Originally Published: May 3, 2001 7:15 p.m.
PHOENIX – State regulators spent the first part of this week building their case against the Prescott-based Chamber Group.
In the summer of 1999, the Arizona Corporation Commission's securities division began investigating the local investment firm. This past January, the division issued a temporary cease-and-desist order against it.
In the order, the division alleges that the firm and its three principals – Joseph, Travis and Tyson Hiland of the Prescott area – were selling unregistered securities and committing securities fraud.
Although it does not have specific numbers, the division suspects that hundreds of residents from the Prescott and Mesa areas have invested millions of dollars through the group. And, according to this week's testimony, at least some of those investors have lost substantial portions of their principal investments.
During the past three days, Jamie Palfai – an attorney with the ACC's securities division – called on numerous witnesses to testify against the Hilands and their Chamber Group. Meanwhile, David Jordan – the Hilands' Scottsdale-based attorney – attempted to chip away at their testimony and credibility.
The testimonies among the witnesses who invested – and lost – money through the Chamber Group reflected similar experiences.
The witnesses (most of whom are retired women living in the Prescott area) claim they first learned about the Chamber Group through newspaper and radio advertisements touting high-return certificates of deposit (CDs) and other types of investments.
All of the witnesses who put their money in CDs claim they thought they were investing in one-year investments that had guaranteed fixed rates of return, and which the Federal Deposit Insurance Corp. (FDIC) had insured.
In other words, they thought they were buying CDs that were similar to short-term CDs they had previously bought from banks or credit unions – except for the fact that the Chamber Group's CDs paid significantly higher interest rates (between about 7 percent and 9 percent).
What the witnesses did not know, according to their testimony, is that they actually were buying "brokered" CDs with maturation terms ranging from between 15 and 20 years.
Moreover, they testified, the Hilands – in their roles as investment advisers – failed to disclose that information. In addition, the witnesses said, the Hilands failed to make many other disclosures about themselves, their company and the investments they were selling (see adjacent story).
In his opening statement Monday morning, Palfai said the Hilands first began selling "dubious products to unsuspecting buyers" in 1998 and that as unregistered salesmen marketing investment pro-ducts – such as brokered CDs – the Hilands demonstrated "egregious lack of disclosure."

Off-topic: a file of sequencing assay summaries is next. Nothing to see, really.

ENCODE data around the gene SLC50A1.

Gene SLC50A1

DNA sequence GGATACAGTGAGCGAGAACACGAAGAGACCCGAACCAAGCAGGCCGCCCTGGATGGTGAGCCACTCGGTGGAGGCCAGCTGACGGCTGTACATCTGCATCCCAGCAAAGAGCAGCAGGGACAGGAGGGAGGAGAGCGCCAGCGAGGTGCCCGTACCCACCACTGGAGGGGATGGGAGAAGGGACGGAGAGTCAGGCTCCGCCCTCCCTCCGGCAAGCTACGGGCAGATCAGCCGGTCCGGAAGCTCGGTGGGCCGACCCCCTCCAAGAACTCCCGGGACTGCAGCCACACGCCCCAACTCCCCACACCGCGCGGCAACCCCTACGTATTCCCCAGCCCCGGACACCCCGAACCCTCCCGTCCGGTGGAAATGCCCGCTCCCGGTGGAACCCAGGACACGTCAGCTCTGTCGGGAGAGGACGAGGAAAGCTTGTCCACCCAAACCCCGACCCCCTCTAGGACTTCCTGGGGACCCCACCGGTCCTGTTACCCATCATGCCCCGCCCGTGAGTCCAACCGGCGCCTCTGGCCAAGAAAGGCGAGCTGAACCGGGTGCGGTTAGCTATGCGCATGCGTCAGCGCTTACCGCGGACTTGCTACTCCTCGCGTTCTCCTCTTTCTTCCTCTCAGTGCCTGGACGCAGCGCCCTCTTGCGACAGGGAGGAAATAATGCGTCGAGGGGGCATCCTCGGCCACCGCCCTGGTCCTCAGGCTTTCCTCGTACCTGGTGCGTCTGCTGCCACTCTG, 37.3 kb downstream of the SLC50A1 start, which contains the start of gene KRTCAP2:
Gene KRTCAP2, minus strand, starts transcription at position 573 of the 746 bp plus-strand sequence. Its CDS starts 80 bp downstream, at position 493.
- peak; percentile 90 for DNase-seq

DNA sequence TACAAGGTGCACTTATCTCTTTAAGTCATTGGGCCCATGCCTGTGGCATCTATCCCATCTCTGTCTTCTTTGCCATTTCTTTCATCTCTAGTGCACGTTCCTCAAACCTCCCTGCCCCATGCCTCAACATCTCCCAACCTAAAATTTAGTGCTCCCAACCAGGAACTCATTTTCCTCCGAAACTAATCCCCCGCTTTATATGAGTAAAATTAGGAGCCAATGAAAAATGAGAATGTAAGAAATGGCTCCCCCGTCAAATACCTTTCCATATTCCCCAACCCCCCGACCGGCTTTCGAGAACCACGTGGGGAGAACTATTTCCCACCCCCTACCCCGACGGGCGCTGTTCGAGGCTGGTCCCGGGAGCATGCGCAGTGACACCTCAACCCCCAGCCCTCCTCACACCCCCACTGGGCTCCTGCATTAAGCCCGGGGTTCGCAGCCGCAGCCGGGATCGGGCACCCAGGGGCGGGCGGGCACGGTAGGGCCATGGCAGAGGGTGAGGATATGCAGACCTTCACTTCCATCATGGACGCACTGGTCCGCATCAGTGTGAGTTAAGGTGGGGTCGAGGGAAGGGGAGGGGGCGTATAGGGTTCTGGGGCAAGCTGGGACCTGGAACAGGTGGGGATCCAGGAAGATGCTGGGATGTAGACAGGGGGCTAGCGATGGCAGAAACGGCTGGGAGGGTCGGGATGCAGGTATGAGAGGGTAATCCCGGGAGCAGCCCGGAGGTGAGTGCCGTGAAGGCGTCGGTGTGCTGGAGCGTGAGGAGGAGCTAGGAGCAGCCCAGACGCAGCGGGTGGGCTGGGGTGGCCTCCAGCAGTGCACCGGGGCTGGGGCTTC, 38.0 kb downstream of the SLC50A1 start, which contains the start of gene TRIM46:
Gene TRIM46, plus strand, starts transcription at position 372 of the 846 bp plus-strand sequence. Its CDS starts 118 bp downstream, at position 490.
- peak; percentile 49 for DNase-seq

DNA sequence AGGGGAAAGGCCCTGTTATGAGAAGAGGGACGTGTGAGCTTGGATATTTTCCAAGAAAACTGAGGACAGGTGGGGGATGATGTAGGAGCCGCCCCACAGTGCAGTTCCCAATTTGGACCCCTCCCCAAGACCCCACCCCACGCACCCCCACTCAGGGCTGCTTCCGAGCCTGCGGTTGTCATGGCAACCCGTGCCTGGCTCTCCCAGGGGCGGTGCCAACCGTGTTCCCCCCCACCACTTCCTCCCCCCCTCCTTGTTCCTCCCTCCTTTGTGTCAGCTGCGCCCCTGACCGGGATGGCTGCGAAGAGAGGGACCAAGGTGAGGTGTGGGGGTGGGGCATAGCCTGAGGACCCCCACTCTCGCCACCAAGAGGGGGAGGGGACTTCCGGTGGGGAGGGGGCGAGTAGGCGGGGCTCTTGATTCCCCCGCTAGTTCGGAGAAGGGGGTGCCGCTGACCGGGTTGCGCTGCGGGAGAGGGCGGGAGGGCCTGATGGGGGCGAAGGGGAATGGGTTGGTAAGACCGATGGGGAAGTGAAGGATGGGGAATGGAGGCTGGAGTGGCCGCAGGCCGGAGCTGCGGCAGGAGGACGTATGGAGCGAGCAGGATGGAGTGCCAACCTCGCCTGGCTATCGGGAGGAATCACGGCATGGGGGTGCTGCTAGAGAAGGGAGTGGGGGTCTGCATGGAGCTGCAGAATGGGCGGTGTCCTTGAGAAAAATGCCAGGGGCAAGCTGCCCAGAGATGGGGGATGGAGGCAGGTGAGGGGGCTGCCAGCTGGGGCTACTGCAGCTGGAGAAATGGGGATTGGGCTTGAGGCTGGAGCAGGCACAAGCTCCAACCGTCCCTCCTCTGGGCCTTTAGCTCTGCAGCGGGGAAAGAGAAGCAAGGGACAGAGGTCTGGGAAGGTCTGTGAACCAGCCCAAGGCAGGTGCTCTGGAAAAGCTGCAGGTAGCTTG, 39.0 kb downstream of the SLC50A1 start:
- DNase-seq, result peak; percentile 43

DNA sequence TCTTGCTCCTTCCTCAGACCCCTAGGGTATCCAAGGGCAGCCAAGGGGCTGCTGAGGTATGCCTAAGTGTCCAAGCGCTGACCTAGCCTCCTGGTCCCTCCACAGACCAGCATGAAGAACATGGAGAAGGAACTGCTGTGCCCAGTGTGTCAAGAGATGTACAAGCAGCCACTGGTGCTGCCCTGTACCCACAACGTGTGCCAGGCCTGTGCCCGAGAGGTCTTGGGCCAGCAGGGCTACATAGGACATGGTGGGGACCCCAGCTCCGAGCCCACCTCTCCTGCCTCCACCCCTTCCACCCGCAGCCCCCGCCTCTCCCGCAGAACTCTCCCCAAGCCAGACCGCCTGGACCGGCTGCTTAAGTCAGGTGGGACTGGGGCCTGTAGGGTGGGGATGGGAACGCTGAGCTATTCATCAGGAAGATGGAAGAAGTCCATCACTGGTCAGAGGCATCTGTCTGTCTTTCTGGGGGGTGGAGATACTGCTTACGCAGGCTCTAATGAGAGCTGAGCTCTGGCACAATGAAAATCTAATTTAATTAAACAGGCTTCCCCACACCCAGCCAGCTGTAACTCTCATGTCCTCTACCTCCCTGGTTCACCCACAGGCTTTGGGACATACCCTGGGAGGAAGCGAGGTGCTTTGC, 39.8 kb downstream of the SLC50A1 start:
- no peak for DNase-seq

Rather than resembling traditional CDs marketed by banks, the brokered CDs can result in a fluctuation or loss to an investor's principal, and they are callable only by the issuing bank – not the individual investor.
Furthermore, in the Chamber Group's case, the brokered CDs actually were fractionalized pieces of a larger "master CD" held by another entity. In some cases, later testimony revealed, it was unclear if FDIC insurance even passed on to cover the individual investors.
In addition to the brokered CDs, the Hilands also sold other products, including viatical contracts (i.e., products in which investors buy an interest in life insurance policies owned by terminally ill people who need the money to pay for medical bills), tax lien settlements and money voucher machine investments.
Despite what the defense will say, Palfai told the court, the ACC deems those products to be securities, which fall under the regulatory authority of the commission.
In his opening statement, Jordan introduced his clients as well-respected, upstanding members of their community who fully disclosed benefits and risks to their clients.
"No fraud ever occurred," Jordan said. "These investors knew what they were getting into."
Prior to selling the products in question, he said, the Hilands consulted with industry experts, who told them they need not register with the securities division to sell the products, which were not securities.
In addition to taking testimony from several investors and one disgruntled employee during the first part of this week, Stern listened to the testimonies of two expert witnesses from the securities division staff who investigated the Chamber Group's activities.
At times during the first few days of the hearings – while Palfai built his case – the Hilands, who were all dressed in crisp white shirts, appeared to be shell-shocked by some of the testimony against them.
At a break during Tuesday's hearing, Joe Hiland spoke briefly to The Daily Courier.
"I've never had a blemish in 37 years," he said, adding that the securities division never told him or his two sons that they were doing anything wrong. If they had known they were breaking any rules or regulations, he explained, they would have readily adhered to them.
"We never knowingly disobeyed any rule or regulation," he said.
Jordan will mount his defense of the Hilands – including calling on several witnesses – today and tomorrow. After the two sides rest, Stern will make a recommendation to the commissioners, who will make a final decision.
Contact Chad Simpson at email@example.com